One way to measure influence operations’ impact is examining how they seep from legacy and social media into real life. Ben Nimmo, former head of investigations at social media analytics company Graphika and now global threat intelligence lead at Meta, wrote that the most dangerous influence operations can spread to many different groups, across social media and other communications, including radio, TV, direct messages and emails. 

What was previously possible

AI has been able to create fake faces since 2014, and experts said AI tools started being regularly used in 2019 to create deepfakes, or machine-generated image or video that makes people appear to do or say things they didn’t. 

Experts said that year had the first publicly identified case of a fake face used in a social media campaign. In 2019, a network of Facebook accounts using AI-generated profile photos posted about political issues including former President Donald Trump’s impeachment, conservative ideology and religion.

This image made from video of a fake video featuring former President Barack Obama shows elements of facial mapping used in new technology that lets anyone make videos of real people appearing to say things they've never said. (AP)

Kenton Thibaut, resident China fellow at the Atlantic Council’s Digital Forensic Research Lab, said China used generative AI on a smaller scale in 2019 and 2020 to generate profile photos for bot pages or "sock puppet accounts" — which are operated by people but misrepresent who’s behind them.

Images on these accounts were easy to detect as fake, Thibaut said, because they featured telltale signs such as distorted ears or hands, which was a common problem with that generation of software.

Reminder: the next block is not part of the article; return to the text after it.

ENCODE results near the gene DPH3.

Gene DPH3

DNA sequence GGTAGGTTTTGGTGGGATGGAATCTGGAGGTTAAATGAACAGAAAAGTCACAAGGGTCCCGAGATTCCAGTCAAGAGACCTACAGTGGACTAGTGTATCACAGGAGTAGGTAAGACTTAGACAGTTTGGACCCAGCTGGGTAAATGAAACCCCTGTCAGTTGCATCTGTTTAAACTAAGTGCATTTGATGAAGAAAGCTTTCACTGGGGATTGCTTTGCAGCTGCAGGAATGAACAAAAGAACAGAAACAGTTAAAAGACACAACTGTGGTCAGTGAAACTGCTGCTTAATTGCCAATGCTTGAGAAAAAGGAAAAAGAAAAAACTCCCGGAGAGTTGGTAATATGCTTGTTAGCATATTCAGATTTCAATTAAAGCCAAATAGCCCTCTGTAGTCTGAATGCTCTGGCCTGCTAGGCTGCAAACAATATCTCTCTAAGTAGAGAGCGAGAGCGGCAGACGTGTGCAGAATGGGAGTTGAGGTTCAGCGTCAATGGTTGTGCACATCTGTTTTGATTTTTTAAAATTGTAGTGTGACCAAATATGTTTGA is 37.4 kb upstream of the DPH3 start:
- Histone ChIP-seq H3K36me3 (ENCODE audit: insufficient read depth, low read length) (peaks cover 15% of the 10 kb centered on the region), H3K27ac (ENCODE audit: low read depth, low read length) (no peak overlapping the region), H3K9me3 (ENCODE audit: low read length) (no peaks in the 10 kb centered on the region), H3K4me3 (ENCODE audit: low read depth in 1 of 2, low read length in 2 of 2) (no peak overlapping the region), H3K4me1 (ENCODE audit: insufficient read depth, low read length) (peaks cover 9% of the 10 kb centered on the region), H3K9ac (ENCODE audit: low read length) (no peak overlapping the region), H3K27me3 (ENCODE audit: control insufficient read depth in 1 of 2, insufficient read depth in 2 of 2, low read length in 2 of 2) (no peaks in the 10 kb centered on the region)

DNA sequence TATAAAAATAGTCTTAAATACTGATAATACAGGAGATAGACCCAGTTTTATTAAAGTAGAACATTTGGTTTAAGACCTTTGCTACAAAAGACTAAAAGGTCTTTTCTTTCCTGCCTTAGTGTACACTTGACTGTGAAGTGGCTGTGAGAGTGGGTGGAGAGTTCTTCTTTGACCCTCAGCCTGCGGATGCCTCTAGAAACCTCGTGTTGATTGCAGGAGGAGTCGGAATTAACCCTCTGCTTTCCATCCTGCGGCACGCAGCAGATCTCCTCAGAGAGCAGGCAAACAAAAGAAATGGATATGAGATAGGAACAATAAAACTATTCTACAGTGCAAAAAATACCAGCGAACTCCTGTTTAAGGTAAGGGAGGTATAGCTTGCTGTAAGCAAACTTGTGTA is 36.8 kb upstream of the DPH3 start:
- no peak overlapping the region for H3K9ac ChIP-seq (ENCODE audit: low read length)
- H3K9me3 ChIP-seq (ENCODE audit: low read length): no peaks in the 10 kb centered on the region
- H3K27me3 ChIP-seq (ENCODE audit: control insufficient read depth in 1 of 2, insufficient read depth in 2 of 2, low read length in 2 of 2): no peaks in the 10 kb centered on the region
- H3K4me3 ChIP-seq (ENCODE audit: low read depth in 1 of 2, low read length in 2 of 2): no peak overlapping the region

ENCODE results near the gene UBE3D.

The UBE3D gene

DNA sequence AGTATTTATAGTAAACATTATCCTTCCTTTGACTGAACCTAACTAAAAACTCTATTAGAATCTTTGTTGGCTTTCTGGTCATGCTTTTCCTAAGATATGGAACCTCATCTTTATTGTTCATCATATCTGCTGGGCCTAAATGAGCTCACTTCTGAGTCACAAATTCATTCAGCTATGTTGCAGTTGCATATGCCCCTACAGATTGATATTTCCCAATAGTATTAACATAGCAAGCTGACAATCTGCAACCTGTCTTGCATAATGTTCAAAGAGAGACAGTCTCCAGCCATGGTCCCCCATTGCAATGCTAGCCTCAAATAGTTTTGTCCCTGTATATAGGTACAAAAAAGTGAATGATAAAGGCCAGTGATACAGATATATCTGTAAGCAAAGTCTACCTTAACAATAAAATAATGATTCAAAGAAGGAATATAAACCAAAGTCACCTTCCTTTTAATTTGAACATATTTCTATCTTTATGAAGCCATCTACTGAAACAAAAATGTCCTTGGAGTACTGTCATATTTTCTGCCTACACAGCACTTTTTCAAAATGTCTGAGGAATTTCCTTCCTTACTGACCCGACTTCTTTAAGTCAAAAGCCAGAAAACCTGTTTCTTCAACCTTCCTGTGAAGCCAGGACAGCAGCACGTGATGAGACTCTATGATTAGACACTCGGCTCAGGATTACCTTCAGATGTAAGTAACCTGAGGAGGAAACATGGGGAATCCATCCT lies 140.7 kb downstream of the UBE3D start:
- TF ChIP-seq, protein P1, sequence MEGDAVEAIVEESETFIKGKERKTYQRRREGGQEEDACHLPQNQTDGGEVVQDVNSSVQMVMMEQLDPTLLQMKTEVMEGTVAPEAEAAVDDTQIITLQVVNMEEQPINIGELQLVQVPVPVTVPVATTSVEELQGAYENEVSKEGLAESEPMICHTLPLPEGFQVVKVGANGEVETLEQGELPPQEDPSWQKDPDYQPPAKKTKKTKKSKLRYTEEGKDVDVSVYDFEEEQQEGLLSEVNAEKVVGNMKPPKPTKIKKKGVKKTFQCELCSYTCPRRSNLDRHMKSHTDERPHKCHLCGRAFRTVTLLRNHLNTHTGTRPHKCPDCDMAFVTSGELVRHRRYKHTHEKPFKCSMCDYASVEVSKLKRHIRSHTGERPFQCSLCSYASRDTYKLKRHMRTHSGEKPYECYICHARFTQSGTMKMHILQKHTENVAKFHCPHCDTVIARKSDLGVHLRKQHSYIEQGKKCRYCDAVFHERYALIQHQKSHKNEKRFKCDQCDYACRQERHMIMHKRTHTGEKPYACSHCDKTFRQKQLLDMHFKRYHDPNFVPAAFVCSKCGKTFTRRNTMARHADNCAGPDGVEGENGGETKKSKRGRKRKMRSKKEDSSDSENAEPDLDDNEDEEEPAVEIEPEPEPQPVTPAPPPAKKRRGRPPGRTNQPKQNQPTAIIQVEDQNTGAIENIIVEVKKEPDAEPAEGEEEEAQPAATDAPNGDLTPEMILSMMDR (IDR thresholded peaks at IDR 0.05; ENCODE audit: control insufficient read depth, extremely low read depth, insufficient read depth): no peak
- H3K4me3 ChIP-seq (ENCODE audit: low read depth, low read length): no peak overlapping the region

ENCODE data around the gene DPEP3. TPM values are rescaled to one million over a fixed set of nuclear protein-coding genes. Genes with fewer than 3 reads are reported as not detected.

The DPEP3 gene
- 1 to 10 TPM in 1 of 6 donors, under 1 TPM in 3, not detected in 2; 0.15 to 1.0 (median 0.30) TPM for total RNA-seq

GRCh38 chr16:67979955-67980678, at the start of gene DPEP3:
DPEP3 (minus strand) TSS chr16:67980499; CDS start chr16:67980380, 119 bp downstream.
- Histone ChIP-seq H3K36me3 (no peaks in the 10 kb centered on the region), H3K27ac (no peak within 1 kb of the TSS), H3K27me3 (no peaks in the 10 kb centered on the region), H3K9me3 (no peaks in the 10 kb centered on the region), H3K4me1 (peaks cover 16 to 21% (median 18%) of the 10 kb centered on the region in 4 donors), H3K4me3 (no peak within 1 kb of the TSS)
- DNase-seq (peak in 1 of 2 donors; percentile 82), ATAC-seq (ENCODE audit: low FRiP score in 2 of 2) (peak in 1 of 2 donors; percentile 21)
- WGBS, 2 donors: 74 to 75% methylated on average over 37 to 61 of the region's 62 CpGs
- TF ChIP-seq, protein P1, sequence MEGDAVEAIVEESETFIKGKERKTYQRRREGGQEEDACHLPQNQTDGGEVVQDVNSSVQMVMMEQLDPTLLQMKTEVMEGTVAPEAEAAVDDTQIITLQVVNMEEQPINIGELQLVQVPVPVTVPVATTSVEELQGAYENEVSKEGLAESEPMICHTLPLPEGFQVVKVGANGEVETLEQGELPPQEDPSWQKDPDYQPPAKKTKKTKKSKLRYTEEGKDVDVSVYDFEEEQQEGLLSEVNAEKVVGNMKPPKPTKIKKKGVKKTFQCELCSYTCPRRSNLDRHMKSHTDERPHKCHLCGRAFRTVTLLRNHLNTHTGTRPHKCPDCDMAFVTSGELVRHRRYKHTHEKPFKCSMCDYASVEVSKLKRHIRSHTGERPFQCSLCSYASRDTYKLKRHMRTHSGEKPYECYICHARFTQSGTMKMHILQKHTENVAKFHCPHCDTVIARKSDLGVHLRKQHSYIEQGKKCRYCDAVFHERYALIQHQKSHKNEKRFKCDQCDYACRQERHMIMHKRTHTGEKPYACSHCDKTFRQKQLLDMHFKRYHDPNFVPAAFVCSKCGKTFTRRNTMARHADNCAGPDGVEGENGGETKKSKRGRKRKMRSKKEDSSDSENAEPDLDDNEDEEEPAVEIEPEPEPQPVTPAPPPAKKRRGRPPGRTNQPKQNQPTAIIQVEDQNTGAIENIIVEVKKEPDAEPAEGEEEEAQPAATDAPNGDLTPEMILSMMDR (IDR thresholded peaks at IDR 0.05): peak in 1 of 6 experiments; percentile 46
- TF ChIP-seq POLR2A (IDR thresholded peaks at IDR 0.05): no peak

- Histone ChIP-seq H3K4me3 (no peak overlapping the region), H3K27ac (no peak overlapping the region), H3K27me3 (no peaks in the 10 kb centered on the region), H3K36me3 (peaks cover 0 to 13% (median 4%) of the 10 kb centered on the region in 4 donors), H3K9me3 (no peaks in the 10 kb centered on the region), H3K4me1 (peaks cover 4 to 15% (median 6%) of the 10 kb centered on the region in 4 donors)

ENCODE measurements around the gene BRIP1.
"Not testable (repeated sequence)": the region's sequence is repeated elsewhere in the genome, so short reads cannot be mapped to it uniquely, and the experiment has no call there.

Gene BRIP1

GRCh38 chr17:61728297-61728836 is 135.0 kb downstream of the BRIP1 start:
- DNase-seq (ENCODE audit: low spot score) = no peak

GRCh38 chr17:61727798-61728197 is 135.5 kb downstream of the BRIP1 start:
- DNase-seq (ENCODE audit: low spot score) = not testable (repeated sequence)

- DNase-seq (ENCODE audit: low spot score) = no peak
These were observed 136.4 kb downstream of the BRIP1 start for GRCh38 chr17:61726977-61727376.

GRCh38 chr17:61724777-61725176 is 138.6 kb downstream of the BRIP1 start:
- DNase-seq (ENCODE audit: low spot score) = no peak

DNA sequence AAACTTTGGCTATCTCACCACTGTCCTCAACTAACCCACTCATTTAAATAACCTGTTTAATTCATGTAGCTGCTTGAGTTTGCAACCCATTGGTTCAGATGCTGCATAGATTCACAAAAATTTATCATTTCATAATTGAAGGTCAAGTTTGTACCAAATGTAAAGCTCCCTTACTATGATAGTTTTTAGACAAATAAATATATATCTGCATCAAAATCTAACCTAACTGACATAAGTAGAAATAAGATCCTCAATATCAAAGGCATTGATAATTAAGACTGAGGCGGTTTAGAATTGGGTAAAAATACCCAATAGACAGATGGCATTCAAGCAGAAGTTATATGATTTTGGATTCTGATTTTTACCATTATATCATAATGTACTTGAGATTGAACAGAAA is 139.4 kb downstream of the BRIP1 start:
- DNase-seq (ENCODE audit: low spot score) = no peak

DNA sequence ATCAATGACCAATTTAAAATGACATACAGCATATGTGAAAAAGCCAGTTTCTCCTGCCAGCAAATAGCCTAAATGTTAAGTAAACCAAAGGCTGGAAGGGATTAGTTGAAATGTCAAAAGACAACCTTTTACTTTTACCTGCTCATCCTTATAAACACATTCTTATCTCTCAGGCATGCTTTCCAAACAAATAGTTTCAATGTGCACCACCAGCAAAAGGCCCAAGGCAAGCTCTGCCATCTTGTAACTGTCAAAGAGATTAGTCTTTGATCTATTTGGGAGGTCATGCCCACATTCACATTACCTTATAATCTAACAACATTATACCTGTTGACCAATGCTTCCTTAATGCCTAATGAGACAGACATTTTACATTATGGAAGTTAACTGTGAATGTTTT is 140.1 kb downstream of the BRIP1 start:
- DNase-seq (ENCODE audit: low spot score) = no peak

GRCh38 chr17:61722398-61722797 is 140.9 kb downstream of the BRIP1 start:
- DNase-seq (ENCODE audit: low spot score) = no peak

Reliance on human labor also made AI-generated content in previous large-scale influence campaigns easier to detect as artificial, Rand researchers said. Messages tended to be repetitive, and this repetition led to the identification and removal of these networks. Newer AI tools make it easier to create more content, so it isn’t necessary to rely on one set of messages crafted by humans. 

Cheaper and less labor-intensive influence operations

Disinformation campaigns from the 2010s needed humans at every stage — from developing a concept to designing material and spreading it across social media. 

Generative AI automates these processes, making them cheaper and requiring fewer people. 

"The types of people who conduct such campaigns will be similar to those who led these operations in the past, but the cost of producing content will be significantly lower," said Wirtschafter. "What would maybe take a team of 40 people to produce might now just take a few."

AI also can be used to more efficiently translate information, Thibaut said. This can aid people outside the U.S. who are conducting influence campaigns within the U.S. 

New technology helps fine-tune more personalized messages 

With the launch of tools such as ChatGPT in 2022, Thibaut said China has been pursuing more precise communication techniques. That means forgoing generic pro-China, anti-U.S. narratives and tailoring narratives based on audiences’ local interests and needs. This way, the messages resonate. 

Thibaut pointed to Wolf News, a media company Graphika described as "likely fictitious." Graphika discovered that Wolf News was featured in a pro-Chinese political spam operation that was using AI-generated news anchors. In one video, a news anchor discussed the frequency of mass shootings in the U.S.; in another, an anchor promoted China’s talks with other nations. 

Pro-China bots’ distribution of these videos was the first reported instance of using deepfake video technology to create fictitious people for a state-aligned influence operation, according to Graphika and The New York Times

Rand Senior Engineer Christopher Mouton wrote that U.S. adversaries could manipulate AI models to sound "truthy," crafting humanlike, coherent, well-structured and persuasive messages.

Sophisticated generative AI and elections

Wirtschafter said adversaries could use AI in last-minute attempts to disenfranchise voters. In the past, alarming false claims that spread on social media misled people about what would happen when they go to in-person polling places, or if they vote by mail.

Wirtschafter said deepfakes, generated images and voice cloning could be used to imitate candidates running for office and could target political candidates, voters and poll workers. These fakes would be harder to detect in state and local races compared with higher-profile national races, she added.